Namibia imports almost all consumer goods and exports most of its primary resources, largely unprocessed. Opportunities exist to introduce new consumer goods and to expand manufacturing for both local and international markets.
Namibia is an eligible country under the African Growth and Opportunities Act (AGOA). AGOA allows for duty-free access to U.S. markets for more than 6,400 products. For information on AGOA, please consult: https://agoa.info/.
In 2016, the U.S. Department of Agriculture’s Food Safety Inspection Service (FSIS) added Namibia to the list of countries eligible to export meat and meat products to the United States. FSIS determined that Namibia’s laws, regulations, and inspection system are equivalent to the U.S. laws, regulations, and food safety system regarding meat and meat products. In March 2020, Namibia became the first African country to export beef to the United States. State-owned Meat Corporation of Namibia (Meatco) is approved to export 860 tons of high-quality chilled and frozen various beef cuts to the United States in 2020, rising to 5,000 tons by 2025. Namibia’s beef exports benefit from AGOA. Namibia also recently began to export Windhoek Lager beer and encroacher bush acacia wood charcoal briquettes to the United States.
Tourism is one of the country’s dominant industries and provides significant employment opportunities. Namibia is a nature-based tourism destination with spectacular scenery, including a wide variety of wildlife, the world’s oldest desert, the world’s tallest sand dunes, and community-based nature conservancies. The global COVID-19 pandemic and resulting travel restrictions have significantly disrupted Namibia’s tourism and hospitality sectors.
Namibia has historically imported more than half of its electricity from South Africa and other neighboring countries. As demand continues to outstrip supply in the region, Namibia is investing in new power generation and transmission capabilities. The national electricity regulator, the Electricity Control Board (ECB), has developed an independent power producer framework (IPP) and is keen to attract foreign investors that can service the domestic and/or regional market. In 2019, Namibia introduced a Modified Single Buyer policy, which allows large electricity customers to buy up to 30 percent of their electricity demand directly from an IPP rather than from the state-owned electricity utility, Nampower.
Namibia has great potential for renewable power generation, including from solar, wind, and biomass sources. The government has affirmed a commitment to promoting renewable energy to complement conventional electricity supplies and added more renewable energy generation sources to its grid. The country aims to add 220 megawatts (MW) of new domestic power generation capacity by 2023 and has put in place the necessary structures and enabling environment for private sector participation. Namibia has the potential to become energy self-sufficient via renewables and could become a net exporter of power to the rest of the southern African region. Power Africa, a U.S. Government-led partnership of over 170 public and private sector partners, is working with the governments of Namibia and Botswana to develop a mega solar power project. This mega solar project could add between 300-500 MW of solar capacity in Namibia by 2024 to meet expected domestic demand for energy and up to 3,000 MW of new solar capacity by 2030 to transform Namibia into a net energy exporter.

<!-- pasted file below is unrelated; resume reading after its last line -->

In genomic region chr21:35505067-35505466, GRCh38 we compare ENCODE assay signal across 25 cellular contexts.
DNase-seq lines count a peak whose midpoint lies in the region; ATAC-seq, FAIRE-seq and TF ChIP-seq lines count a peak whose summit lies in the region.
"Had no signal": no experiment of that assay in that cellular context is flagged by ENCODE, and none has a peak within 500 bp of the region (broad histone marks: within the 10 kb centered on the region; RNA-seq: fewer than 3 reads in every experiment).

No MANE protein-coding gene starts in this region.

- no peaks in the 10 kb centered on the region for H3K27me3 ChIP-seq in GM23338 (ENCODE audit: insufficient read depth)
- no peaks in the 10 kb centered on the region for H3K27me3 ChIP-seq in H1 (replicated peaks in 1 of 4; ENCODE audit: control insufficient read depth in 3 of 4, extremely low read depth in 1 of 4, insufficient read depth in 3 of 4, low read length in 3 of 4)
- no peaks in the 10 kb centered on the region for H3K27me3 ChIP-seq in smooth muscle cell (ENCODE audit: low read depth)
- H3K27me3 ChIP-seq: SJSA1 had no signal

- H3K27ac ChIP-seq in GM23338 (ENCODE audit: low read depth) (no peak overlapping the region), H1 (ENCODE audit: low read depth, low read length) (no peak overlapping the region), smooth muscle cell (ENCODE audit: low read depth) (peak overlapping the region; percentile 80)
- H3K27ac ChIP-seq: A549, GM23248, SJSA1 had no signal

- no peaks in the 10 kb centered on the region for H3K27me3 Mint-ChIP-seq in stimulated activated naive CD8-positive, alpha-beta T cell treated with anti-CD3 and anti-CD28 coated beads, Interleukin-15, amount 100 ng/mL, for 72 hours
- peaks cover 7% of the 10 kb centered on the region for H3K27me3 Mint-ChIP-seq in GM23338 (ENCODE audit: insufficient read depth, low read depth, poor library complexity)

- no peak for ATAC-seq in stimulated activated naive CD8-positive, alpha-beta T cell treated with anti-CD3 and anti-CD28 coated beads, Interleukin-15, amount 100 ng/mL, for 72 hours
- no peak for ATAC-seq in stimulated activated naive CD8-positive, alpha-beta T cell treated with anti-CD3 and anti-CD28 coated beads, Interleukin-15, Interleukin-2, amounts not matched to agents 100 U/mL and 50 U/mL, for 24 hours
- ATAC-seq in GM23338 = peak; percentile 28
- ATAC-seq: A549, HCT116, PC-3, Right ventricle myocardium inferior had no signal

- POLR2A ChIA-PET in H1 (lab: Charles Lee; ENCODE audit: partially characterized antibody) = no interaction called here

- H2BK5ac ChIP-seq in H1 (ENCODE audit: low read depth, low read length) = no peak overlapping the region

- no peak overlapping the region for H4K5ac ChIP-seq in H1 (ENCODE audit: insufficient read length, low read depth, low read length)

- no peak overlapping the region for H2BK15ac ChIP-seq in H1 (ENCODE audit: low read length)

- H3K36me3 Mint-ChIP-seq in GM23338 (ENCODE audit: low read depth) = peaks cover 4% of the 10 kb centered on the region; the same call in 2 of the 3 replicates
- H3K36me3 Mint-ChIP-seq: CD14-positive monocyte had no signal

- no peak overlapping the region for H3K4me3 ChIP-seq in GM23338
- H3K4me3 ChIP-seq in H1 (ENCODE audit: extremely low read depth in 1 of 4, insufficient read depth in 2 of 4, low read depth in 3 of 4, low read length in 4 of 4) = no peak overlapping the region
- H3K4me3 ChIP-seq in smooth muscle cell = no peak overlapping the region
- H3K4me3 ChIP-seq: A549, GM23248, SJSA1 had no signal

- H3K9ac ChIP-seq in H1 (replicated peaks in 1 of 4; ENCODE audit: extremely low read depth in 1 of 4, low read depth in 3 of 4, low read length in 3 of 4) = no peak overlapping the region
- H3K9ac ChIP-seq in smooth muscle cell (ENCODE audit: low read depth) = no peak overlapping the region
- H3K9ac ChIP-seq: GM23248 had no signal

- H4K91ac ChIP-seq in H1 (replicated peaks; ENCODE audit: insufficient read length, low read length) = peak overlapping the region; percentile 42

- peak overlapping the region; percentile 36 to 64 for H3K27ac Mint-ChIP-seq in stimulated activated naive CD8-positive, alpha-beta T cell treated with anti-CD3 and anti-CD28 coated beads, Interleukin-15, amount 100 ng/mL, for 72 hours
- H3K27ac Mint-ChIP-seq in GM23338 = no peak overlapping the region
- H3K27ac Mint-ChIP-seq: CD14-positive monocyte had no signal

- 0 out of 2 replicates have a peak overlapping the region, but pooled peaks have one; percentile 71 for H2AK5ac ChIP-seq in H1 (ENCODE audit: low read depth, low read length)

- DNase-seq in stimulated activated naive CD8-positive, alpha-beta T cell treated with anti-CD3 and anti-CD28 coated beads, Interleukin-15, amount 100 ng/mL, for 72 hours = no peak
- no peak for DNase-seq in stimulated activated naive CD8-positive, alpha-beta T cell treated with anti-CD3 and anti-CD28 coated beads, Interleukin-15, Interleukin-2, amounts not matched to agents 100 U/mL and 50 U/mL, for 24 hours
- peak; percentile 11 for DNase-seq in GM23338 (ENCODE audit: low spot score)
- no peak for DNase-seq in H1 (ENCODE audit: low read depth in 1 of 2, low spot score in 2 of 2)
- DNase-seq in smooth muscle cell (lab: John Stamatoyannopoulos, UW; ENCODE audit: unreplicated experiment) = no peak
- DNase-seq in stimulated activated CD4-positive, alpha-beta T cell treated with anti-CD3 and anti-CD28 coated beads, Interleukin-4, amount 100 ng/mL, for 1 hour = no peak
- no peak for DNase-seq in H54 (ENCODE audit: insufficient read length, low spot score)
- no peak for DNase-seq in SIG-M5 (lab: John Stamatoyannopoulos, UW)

Namibia is also working on establishing a green hydrogen industry and expects to attract more than USD 6 billion in foreign direct investment (FDI) based on its green ammonia and green hydrogen production potential.
Namibia has a wealth of natural resources including uranium, diamonds, gold, zinc, lithium, cobalt, and copper, which are the primary sources of foreign exchange earnings. According to the World Nuclear Association, Namibia is the world’s fourth-largest producer of uranium oxide. There are opportunities for companies that provide equipment and services to mining operators.
Namibia’s principal port, Walvis Bay, is well positioned to service the entire southern African region. In 2019, an expansion was completed that increased the port’s capacity to 750,000 TEUs (twenty-foot equivalent units) per year, up from 350,000 TEU. In addition to benefits from increased accessibility and efficiency, the port at Walvis Bay is closer to North America and Europe and less congested than rival South African ports at Durban and Cape Town. The port at Walvis Bay, compared to the two South African ports, is closer to markets in Zambia, Zimbabwe, Botswana, and Angola via rail and well-maintained hard-surface highways.
Namibia’s main commercial agriculture activities include fish and fish processing, livestock farming, and production of high value crops such as dates and table grapes. The Namibian government actively encourages processing of agricultural products in Namibia.
The government is seeking to attract foreign investors to participate in public-private partnerships (PPPs), particularly in the health, transportation, and housing sectors. A law to facilitate PPPs was passed in 2017; its implementation is ongoing.